Investigating the Interdependence of Attitudes Towards Social Groups
Pundits, pollsters, and academics have long expressed concerns about America fragmenting into hostile subgroups. While policy preferences have long been an important perceived source of this division, recent social science research has emphasized the role of group identity and affect in exacerbating political polarization. Since Americans commonly associate party membership with other social identities (such as racial minorities with the Democratic party or white Evangelicals with the Republican party), partisan antipathy may inform attitudes towards other social groups.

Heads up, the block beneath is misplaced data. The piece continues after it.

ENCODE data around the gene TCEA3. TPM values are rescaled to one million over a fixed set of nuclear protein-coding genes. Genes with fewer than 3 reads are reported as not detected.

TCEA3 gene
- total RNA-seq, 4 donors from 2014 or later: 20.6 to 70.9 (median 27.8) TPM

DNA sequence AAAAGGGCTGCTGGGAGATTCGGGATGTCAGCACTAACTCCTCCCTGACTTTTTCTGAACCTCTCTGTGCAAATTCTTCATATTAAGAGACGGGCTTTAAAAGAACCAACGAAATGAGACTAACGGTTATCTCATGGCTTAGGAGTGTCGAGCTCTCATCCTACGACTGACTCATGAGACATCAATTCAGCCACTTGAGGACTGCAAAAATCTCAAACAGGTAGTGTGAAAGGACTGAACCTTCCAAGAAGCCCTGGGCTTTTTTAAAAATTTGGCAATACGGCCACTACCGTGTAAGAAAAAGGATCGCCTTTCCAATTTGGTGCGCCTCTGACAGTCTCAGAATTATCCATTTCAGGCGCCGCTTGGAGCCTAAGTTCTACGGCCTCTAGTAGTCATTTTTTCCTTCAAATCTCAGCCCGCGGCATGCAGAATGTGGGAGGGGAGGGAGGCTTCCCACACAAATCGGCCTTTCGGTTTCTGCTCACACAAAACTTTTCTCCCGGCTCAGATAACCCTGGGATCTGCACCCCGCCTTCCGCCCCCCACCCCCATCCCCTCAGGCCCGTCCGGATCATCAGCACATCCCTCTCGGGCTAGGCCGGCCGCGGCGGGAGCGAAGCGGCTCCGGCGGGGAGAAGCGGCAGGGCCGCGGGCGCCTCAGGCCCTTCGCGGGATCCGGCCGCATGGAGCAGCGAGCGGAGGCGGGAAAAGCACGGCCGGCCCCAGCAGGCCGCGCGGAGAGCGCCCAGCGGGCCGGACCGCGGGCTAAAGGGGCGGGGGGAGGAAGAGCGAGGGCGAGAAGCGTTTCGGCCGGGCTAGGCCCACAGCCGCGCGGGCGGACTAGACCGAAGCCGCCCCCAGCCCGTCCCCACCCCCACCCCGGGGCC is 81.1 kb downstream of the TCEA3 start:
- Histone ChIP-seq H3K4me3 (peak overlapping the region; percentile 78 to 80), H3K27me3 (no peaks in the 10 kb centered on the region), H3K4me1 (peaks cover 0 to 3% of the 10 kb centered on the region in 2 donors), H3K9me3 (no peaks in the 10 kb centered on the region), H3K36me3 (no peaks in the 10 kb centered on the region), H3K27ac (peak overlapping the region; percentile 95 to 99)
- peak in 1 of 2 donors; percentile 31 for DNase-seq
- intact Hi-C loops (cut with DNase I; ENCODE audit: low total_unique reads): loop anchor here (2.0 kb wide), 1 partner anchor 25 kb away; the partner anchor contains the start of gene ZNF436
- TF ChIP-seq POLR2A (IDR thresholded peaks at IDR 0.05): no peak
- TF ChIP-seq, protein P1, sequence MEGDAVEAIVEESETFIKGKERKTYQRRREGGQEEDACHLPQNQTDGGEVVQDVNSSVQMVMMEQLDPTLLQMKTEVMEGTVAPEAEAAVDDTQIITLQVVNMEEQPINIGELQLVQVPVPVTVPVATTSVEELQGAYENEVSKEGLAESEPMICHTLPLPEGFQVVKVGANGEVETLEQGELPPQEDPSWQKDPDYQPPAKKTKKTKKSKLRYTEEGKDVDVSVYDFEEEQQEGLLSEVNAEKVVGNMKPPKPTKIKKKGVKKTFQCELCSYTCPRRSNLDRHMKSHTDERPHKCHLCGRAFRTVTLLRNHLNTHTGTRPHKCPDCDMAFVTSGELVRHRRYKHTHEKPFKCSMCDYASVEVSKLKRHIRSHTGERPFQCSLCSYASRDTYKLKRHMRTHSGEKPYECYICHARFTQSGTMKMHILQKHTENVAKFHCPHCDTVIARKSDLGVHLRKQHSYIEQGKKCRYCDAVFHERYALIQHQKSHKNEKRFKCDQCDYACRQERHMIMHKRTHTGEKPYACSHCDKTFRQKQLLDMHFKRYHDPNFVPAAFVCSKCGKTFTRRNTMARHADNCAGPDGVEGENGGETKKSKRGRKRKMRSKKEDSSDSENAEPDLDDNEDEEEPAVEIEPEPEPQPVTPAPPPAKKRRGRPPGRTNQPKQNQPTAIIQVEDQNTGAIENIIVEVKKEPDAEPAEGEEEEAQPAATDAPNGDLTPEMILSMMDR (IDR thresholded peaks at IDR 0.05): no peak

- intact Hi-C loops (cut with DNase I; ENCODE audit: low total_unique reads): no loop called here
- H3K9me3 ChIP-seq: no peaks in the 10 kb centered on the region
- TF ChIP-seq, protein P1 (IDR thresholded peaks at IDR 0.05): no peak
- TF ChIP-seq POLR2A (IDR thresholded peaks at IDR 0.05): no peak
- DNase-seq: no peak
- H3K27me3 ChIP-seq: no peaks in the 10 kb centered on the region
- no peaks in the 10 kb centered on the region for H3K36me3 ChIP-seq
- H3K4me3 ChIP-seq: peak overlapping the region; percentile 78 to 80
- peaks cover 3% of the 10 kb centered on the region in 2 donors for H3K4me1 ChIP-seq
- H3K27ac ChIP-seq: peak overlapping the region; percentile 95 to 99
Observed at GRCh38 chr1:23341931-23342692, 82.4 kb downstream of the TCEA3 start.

My research with Ramina Sotoudeh draws on national survey data and computational methods to investigate the networked structure of Americans’ attitudes towards a wide range of social groups.